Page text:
Rebif® (interferon beta-1a)

FDA-Approved Medications: New Data

Company: EMD Serono

  • Subcutaneous injection; 22 mcg or 44 mcg three times per week
  • Approved in 2002 for RMS

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Between one-third and one-half of untreated people who have a clinically isolated syndrome (CIS) will convert to clinically definite multiple sclerosis (CDMS) within two years. Delaying, or potentially even avoiding that conversion has been a focus of considerable research. A study published last year indicated that one of the longest-established treatments for relapsing forms of MS, Rebif® (interferon beta-1a), can play an ongoing role in delaying that conversion.31

The REFLEXION trial enrolled 402 individuals who had experienced a clinically isolated syndrome and who had participated in an earlier trial of Rebif, called REFLEX. Participants who had received once-weekly or three-times-weekly Rebif over a two-year period in the REFLEX trial and who had not converted to CDMS continued to receive Rebif on their established schedules. These individuals made up the early treatment groups in REFLEXION. Meanwhile, people in the placebo arm of REFLEX who had not developed clinically definite MS began receiving Rebif three-times a week in the REFLEXION trial, and made up the delayed treatment group. This approach allowed researchers to compare the effects of early versus later interferon beta-1a therapy in CIS.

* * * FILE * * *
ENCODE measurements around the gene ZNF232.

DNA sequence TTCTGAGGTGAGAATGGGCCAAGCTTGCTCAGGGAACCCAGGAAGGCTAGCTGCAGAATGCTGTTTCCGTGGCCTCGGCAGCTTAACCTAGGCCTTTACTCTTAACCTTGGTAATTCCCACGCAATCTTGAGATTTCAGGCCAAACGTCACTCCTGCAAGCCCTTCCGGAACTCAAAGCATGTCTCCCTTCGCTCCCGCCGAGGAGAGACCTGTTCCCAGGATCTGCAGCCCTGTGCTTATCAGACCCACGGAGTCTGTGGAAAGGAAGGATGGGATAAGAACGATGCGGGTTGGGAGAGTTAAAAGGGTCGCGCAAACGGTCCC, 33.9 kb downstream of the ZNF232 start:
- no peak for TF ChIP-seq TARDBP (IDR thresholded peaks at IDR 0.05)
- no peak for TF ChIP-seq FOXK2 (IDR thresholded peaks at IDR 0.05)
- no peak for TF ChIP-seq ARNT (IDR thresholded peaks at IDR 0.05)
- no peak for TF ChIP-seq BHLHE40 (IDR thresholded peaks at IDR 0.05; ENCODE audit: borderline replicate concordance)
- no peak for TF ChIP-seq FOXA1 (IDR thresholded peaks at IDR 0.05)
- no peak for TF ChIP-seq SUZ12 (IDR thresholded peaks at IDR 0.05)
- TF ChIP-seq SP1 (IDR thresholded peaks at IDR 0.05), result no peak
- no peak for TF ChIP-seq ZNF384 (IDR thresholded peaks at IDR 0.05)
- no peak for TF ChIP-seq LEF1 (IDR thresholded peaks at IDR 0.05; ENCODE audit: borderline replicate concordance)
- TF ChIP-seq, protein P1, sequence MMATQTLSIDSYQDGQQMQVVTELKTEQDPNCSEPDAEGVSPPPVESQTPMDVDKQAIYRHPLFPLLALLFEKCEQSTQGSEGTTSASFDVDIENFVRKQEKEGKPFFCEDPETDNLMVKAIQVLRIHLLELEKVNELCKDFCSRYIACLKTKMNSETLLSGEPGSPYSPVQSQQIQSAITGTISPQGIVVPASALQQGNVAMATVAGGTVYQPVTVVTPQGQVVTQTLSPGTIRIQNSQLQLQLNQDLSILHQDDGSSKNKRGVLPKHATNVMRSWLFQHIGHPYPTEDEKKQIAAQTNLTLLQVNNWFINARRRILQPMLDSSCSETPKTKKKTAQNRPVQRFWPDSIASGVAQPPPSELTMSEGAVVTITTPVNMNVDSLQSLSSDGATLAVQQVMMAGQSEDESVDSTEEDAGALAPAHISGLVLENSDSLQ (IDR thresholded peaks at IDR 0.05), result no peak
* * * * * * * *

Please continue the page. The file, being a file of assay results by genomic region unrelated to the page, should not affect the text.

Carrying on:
After five years, the cumulative probability of conversion to CDMS was 44.6 percent in the delayed treatment group versus 39.2 percent in those who had received three-times-weekly Rebif since the REFLEX study and 40.7 percent for individuals who had received weekly Rebif injections in the REFLEX and REFLEXION studies. It should be noted that these differences did not achieve statistical significance. MRI findings were also more favorable for the early treatment groups relative to the delayed treatment group. Researchers concluded that these findings supported the early use of Rebif in CIS.31

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